For the employees who are “do it yourselfers” (DIY), they
manage their retirement savings on their own and call the shots. On the flip
side, “do it for me” (DIFM) investors allow a financial services professional
to manage their savings for them. We define this type of management to mean
being 100% invested in a target-date fund or a workplace managed account, where
a professional provides asset management so that each employee is properly
allocated and on the right path.
The secret that this DIFM group harnesses is that they’re
allocated in a way that considers their personal situation. In fact, looking at
seven-year annualized returns based on return information for Fidelity
Investments recordkept plans that offered managed accounts on a continuous
basis from 1/1/2007 to 12/31/2013, the DIFM group who took advantage of a
workplace managed account experienced less turbulence as a result of the risk
management that comes with a professional overseeing the investments because
they made sure they were allocated appropriately and according to the
investor’s risk tolerance.
Managed accounts also helped those who were investing too
conservatively by introducing funds that would help the portfolio grow enough
so that the investor could reach his retirement goals. As a result of this
tailored management, managed account investors historically have tended to
experience a much tighter range of returns than those managing investments on
their own. In an analysis of the risk distribution over a five-year year period
for Fidelity recordkept plans as of 12/31/14, DIY investors experienced a range
of risk two times broader than those in a managed account.
Employer demand for workplace managed accounts is steadily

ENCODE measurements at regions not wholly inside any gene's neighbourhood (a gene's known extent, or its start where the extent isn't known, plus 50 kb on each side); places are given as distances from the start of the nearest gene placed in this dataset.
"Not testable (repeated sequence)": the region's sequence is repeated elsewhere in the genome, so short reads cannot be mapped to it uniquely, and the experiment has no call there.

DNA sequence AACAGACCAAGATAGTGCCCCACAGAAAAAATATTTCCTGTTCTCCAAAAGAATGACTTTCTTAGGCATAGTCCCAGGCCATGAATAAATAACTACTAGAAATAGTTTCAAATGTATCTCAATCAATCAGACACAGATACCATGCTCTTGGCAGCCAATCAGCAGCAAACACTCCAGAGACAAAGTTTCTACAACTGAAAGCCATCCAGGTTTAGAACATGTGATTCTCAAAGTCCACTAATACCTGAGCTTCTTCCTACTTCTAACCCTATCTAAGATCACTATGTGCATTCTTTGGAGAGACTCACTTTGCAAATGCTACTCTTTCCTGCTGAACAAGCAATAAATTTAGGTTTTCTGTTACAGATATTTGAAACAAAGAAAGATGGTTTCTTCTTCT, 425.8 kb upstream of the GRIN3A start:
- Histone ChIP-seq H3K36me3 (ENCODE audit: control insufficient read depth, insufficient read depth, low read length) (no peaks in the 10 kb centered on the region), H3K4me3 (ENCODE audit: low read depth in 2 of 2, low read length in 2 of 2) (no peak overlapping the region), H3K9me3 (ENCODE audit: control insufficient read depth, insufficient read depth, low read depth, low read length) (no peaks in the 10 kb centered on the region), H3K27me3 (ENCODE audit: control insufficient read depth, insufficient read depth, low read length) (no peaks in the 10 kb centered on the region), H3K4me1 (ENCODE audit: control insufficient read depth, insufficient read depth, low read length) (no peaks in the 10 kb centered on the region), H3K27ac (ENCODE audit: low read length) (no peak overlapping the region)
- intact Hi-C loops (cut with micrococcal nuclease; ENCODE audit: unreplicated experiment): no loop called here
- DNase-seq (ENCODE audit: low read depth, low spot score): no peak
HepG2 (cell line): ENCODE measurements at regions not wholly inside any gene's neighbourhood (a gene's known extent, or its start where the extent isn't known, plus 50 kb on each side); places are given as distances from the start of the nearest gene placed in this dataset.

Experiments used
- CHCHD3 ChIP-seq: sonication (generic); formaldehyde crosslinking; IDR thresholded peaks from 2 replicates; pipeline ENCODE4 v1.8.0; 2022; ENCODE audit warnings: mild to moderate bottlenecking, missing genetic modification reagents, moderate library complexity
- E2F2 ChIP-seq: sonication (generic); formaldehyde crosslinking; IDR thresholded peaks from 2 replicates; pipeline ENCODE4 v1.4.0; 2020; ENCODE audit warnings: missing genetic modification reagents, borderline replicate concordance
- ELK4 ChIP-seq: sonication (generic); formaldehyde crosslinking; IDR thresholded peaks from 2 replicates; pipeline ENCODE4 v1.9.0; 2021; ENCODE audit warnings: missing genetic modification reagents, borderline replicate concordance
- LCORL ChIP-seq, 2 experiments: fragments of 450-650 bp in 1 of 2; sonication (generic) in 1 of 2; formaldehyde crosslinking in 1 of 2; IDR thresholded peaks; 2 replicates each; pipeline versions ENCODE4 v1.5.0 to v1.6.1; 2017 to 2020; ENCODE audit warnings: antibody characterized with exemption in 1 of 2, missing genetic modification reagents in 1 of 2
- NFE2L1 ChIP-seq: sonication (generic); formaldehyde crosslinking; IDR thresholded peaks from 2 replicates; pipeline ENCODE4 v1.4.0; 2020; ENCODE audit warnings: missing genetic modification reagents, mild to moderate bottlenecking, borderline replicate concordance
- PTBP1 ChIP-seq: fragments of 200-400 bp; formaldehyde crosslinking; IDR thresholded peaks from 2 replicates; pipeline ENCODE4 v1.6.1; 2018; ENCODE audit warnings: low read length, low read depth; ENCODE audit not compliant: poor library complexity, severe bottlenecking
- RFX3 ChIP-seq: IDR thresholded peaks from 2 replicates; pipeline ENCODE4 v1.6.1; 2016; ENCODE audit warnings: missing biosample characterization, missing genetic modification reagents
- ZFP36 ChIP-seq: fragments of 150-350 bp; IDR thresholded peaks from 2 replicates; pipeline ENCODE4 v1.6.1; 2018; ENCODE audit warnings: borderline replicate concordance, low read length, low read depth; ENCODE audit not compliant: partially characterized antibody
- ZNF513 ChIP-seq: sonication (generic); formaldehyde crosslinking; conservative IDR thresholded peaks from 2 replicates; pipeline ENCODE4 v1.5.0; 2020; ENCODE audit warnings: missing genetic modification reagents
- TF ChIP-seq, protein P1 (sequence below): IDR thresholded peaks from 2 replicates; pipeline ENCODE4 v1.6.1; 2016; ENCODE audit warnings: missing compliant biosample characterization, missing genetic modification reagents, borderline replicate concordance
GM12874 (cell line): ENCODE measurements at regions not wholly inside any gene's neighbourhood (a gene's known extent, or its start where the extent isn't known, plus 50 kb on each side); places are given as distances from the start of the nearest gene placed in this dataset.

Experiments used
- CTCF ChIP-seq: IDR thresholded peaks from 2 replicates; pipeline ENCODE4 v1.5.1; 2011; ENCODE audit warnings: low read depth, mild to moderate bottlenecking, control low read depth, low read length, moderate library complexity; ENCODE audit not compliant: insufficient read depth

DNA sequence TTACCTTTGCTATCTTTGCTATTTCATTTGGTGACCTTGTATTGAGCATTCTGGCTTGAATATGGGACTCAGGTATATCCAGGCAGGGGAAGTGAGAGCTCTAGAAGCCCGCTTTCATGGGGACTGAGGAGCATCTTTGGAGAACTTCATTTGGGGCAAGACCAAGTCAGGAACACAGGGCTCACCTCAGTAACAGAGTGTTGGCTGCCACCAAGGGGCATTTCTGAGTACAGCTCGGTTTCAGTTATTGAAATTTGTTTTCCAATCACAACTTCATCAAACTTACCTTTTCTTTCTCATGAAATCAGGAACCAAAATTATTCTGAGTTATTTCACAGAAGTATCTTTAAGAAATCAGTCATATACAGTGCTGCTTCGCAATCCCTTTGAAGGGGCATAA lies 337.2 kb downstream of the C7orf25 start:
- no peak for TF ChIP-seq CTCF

on the rise. This is due in part to the fact that the benefits of a managed
account aren’t just for employees. When an ERISA 3(38) provider is managing the
employee’s account, it assumes the employer’s fiduciary responsibility for
those investments while an ERISA 3(21) adviser shares the responsibility.
As your company considers the benefits of offering DIFM
employees a workplace managed account, here are some things to consider:
the skill, will and time of your employees: Whether they’re “do it
yourself” investors or DIFMs, understanding your employees’ willingness and
aptitude for managing money will help determine the type of guidance, tools and
products that will benefit them most.
your employees manage risk is half the battle: By helping workers
understand the risks associated with investing on their own and offering
investment options that help meet their needs, employers can play a key role in
improving retirement savings outcomes.
needed solutions: Some employees need help managing their investments, so
consider the benefits that a managed account may provide them in reaching their
Since an employee’s defined contribution plan may be the
largest asset they ever have—and the key to reaching their retirement
goals—helping them effectively manage their exposure to risk will help them
reach their fullest potential.
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